Abandoned seal pups – what to do if you find one
THE SCOTTISH Sea Life Sanctuary, near Barcaldine, rescues as many as a dozen injured, sick or abandoned seal pups every year.
A rescue normally begins with a telephone call from a member of the public. Staff at the centre will try to gather as much information from the call as possible by asking questions about the location, size and condition of the pup.
They will also ask whether there are any adult seals nearby as sometimes the mother is just off-shore waiting to come and collect her pup once the people have left the area. From these questions, staff try to work out if the pup is in trouble or if it has just hauled out for a rest.
Often they advise the caller to leave the pup alone for a number of hours and to check on it later. If the pup is still there after 12 to 24 hours the seal care team will go and check the situation themselves. If the pup requires care it is brought back to the centre’s seal pup nursery.
The isolation unit is an area of the nursery separate from the main nursery where new arrivals are put till they are stabilised from their journey.
On their arrival at the centre, the pups are given an initial assessment to establish what is wrong with them. The seal care team records their weight, temperature, sex, make sure they have no infectious diseases that could be passed on to other pups in the nursery at the time and agree on the programme of treatment. The pup then receives its first feed which is normally rehydration fluids.
Sometimes the pups that come in are very weak or very young and will need fed every four hours, at least five times a day.
As the pups get bigger and stronger, the team gradually cuts down the number of feeds so that normally after three or four weeks the pup receives its last feed at 9pm. The team normally starts work at 8am, checking all seals in the nursery followed by the first feed. The newest arrivals are given a formulated seal milk called multimilk or a special fish soup (liquidised herring and rehydration fluids).
As the seal gets stronger staff can reduce the frequency of feeds and increase the quantity of food. Solids are then introduced in the form of a small amount of whole herring. Gradually the pups are weaned off the fluid feed and switch on to a full-time diet of herring.
Once the pups are hand feeding on whole herring, they can be moved to the weaning pool (2.5m by 4m) which has a haul out area and is quick to drain and fill. Here the pups learn to eat herring by themselves without the seal care team hand-feeding them.
It is good for the pups to be in the weaning pool because at last they have access to water, which encourages them to swim and build up their muscles.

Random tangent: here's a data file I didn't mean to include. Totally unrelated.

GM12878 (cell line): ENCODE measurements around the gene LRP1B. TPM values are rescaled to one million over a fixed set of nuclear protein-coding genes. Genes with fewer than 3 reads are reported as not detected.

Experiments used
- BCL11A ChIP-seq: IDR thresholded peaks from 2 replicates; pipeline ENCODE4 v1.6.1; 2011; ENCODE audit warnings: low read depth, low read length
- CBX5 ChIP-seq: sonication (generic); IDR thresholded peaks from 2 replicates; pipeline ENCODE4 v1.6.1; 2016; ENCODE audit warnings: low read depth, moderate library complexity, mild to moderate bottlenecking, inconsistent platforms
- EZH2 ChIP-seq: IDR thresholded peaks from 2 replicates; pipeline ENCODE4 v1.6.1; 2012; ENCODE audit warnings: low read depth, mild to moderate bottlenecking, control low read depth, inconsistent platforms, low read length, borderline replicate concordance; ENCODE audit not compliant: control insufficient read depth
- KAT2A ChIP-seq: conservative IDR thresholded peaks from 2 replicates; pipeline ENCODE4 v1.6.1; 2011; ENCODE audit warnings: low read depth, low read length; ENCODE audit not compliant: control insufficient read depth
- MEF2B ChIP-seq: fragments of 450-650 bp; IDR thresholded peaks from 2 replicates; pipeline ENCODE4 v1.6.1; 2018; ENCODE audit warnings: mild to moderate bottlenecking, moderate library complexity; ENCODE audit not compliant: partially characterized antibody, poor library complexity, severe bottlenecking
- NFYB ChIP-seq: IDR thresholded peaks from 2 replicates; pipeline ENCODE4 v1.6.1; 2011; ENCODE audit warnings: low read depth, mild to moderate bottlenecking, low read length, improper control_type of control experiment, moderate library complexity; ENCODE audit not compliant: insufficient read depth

Outside seal pools
When the pups reach 20-25kgs and are able to feed on whole herring proficiently they are moved outside to the main seal pools with the resident adult seals and any other seals in the process of being rehabilitated.
They are now only fed twice a day and have to compete for food with other seals in the pool, which means they build up their swimming strength and speed.
The seal care team monitors the weight of the pups carefully and checks how much they have gained each week. The target weight is 35kgs for a common seal and 45kgs for a grey seal. When the pups reach this they are ready for release.
During their stay in the centre the pups are tagged. This is done so that if the pup was found in difficulty after its release the team would know its history. However, the team has never had any of its seal pups found in trouble after their release.
The release day
This is a very exciting day for the seal care team.
The seal pool is drained first thing in the morning to allow them to catch the pup. They normally try to release the pups in pairs or threes.
The seals are loaded into the back of the van for the journey to the release site. Every so often, the staff stop to douse the pups with seawater to prevent them from overheating.
A suitable seal release site should be near an existing seal colony, be in a reasonably sheltered location, have no fish farms close by and be isolated from human interference.
Once they get to the release site, they lift the pups to the shore’s edge in their carrying cage, lift the gate and let the pup flop into the water by itself.
When two pups are released at once they sometimes stick close together but, invariably, after a while, go their separate ways. Staff always stay to see how the pups get on. Some pups take their time and investigate everything, while others make a beeline for the open sea and don’t look back.
Do’s and don’ts
Do keep you distance. The mother will only return to feed her pup when she thinks it is safe to do so. If there are people close by she will not come ashore.
Don’t attempt to handle the pup. The mother may reject her pup if it is handled. It is a wild animal, it may bite and can carry infectious diseases.
Don’t attempt to put the pup back in the water. It may be out of the water for a good reason.
Don’t ignore the situation. If the pup is thin, injured or seems unwell (noisy breathing, runny nose, coughing) it needs help.
Do tell an appropriate organisation. Call the SSLS on 01631 720386 or contact the nearest SSPCA officer.